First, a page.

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Q & A with Iraqi Deputy Premier Rafi Al-Issawi - ASHARQ AL-AWSAT English Archive
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Q) What is the goal of your visit to Washington? Did you achieve this goal?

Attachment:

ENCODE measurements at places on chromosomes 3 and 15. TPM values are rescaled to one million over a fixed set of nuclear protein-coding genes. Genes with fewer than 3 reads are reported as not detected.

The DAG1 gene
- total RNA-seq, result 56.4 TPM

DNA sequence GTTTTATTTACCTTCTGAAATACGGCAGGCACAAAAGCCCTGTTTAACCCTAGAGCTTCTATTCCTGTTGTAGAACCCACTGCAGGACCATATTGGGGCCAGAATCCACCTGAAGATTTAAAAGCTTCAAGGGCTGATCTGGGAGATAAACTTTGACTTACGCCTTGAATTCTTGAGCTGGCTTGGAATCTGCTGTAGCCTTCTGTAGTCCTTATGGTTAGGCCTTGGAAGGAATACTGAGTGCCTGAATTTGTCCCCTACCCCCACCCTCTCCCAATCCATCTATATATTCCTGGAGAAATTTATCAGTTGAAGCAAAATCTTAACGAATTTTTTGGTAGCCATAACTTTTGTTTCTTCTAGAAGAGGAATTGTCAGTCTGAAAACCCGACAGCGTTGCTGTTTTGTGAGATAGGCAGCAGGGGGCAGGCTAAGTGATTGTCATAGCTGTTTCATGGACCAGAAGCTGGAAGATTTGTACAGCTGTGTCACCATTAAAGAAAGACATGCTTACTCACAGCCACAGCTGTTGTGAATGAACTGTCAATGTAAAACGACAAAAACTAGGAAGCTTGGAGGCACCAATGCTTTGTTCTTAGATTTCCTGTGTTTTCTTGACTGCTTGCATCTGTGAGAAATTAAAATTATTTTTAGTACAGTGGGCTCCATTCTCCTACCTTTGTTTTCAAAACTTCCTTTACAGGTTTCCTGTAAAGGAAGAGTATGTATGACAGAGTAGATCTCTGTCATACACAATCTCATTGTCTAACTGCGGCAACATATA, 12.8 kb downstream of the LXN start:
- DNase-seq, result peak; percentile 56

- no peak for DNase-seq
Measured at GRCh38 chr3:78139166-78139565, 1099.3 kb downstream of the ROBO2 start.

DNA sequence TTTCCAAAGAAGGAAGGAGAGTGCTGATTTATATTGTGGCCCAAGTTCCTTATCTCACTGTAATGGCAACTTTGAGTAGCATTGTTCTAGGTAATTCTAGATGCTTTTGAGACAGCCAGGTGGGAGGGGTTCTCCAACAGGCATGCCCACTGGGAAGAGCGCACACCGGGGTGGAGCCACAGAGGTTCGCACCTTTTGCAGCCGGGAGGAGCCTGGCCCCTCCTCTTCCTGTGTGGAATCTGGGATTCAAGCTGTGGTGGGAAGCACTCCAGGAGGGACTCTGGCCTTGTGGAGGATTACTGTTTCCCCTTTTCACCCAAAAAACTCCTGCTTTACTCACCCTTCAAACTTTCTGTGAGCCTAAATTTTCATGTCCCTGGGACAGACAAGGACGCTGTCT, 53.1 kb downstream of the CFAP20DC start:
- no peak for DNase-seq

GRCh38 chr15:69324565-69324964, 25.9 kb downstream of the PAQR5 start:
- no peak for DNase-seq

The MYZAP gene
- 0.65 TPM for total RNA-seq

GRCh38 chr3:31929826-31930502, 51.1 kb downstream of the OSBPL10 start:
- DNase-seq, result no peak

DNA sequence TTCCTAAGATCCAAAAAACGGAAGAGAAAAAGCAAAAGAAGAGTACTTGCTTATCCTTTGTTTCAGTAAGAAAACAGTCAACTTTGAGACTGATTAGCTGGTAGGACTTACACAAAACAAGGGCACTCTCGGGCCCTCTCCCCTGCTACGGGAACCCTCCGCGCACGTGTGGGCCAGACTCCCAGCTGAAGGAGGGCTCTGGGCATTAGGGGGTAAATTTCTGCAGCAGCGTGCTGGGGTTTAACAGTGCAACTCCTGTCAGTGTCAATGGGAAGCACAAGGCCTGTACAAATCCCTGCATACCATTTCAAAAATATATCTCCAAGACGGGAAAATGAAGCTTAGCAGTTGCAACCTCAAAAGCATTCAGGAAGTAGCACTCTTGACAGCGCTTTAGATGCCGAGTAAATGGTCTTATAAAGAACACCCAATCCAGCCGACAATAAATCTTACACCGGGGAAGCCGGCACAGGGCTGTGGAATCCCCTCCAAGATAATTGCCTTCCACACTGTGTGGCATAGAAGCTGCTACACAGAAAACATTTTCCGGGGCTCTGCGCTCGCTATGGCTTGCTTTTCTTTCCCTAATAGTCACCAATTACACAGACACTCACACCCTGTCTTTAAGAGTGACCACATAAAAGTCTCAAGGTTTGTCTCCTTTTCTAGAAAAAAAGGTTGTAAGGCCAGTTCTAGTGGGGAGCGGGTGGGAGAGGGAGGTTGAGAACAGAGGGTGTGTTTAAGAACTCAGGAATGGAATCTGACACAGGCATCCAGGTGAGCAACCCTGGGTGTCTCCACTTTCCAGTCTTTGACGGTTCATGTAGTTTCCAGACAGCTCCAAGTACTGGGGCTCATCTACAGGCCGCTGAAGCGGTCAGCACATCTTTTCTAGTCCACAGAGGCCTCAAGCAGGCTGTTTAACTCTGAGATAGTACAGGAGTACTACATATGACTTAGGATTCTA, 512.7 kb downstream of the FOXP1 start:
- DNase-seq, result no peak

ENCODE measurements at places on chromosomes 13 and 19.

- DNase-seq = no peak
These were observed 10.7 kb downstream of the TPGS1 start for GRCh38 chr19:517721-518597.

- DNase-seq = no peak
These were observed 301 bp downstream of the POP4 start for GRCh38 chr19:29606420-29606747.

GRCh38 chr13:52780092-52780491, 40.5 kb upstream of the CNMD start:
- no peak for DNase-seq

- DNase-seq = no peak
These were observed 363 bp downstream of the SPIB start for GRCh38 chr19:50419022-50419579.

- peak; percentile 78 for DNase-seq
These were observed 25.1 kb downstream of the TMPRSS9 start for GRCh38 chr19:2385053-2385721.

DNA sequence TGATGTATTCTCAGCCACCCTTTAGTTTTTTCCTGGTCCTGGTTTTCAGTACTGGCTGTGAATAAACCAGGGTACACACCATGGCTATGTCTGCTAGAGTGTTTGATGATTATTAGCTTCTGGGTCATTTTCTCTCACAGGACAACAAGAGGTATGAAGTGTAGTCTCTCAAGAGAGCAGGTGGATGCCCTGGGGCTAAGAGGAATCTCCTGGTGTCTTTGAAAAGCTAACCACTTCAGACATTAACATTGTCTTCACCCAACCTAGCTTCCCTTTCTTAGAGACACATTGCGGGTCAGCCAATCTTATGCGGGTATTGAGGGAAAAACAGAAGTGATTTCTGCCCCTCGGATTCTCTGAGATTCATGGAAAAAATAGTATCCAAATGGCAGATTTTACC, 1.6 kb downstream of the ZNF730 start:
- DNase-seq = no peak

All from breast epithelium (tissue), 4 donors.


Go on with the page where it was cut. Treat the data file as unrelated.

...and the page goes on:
A) The purpose of the visit is to activate the Strategic Framework Agreement that was signed by Iraq and the United States. This agreement is one of two agreements and the first part of the comprehensive agreement, the agreement on the withdrawal of forces [Status of Forces Agreement-SOFA]. The second part is the Strategic Framework Agreement that represents the relations between the non-military Iraqi ministries and their counterparts in the United States. The Strategic Framework Agreement includes five principal committees. One of these is called the Services and Information Technology Committee. This committee is chaired by me and comprises seven ministries as members, led by the Health Ministry, the Agriculture Ministry, and the Transport Ministry. The committee began to operate shortly after the signing of the agreement in Baghdad by the former US Administration at the end of last year. It began to communicate with the representatives of the Iraqi ministries and their counterparts in the US Embassy in Baghdad in order to spotlight the programs from which Iraq may benefit to build its capabilities and upgrade the work of the ministries in the transfer of model expertise. The committee has made good progress in Baghdad. One of the articles in this agreement is the exchange of senior level visits to highlight the agreement on higher levels in the two governments. The timing of the visit is important because it sheds light on the parallel and simultaneous agreement regarding the approaching withdrawal of the US forces from the cities at the end of June. The Iraqi and US governments are both committed to this agreement. Therefore, the timing of the withdrawal still stands. Both sides are committed to the announced dates of withdrawal. Focusing on the non-military aspects in Iraqi-US relations serves the interests of both countries. We do not want the US relationship with Iraq to be restricted only to the military aspect that suffered from many problems. After entrenching the date of the withdrawal, we now have a period of time to change the package of dealings or solutions that Iraq needs from the United States. My visit comes on this basis. Meetings were held in the US Chamber of Commerce, the Department of Defense, the Department of State, the Department of Transportation and Trade, and in the Senate. We also focused on the Ministry of Agriculture because one member of the delegation was the ministerial consultant in the prime minister’s office and because agriculture has suffered and the US services extended in the field of agriculture. So far, the visit has resulted in an agreement to hold a conference for Iraqi and US businessmen in Washington in October or November. The second point is that we are in the process of drawing up a Memorandum of Understanding between the Iraqi and US ministries of transport that will focus on cooperation in the field of airports, harbors, and the railroad. In all our meetings, we also focused on the need to raise the number of Fulbright fellowships and other scholarships to Iraqi students as well as to activate cooperation in the field of investment. This would give more stability to the strategic relationship and the strategic partnership.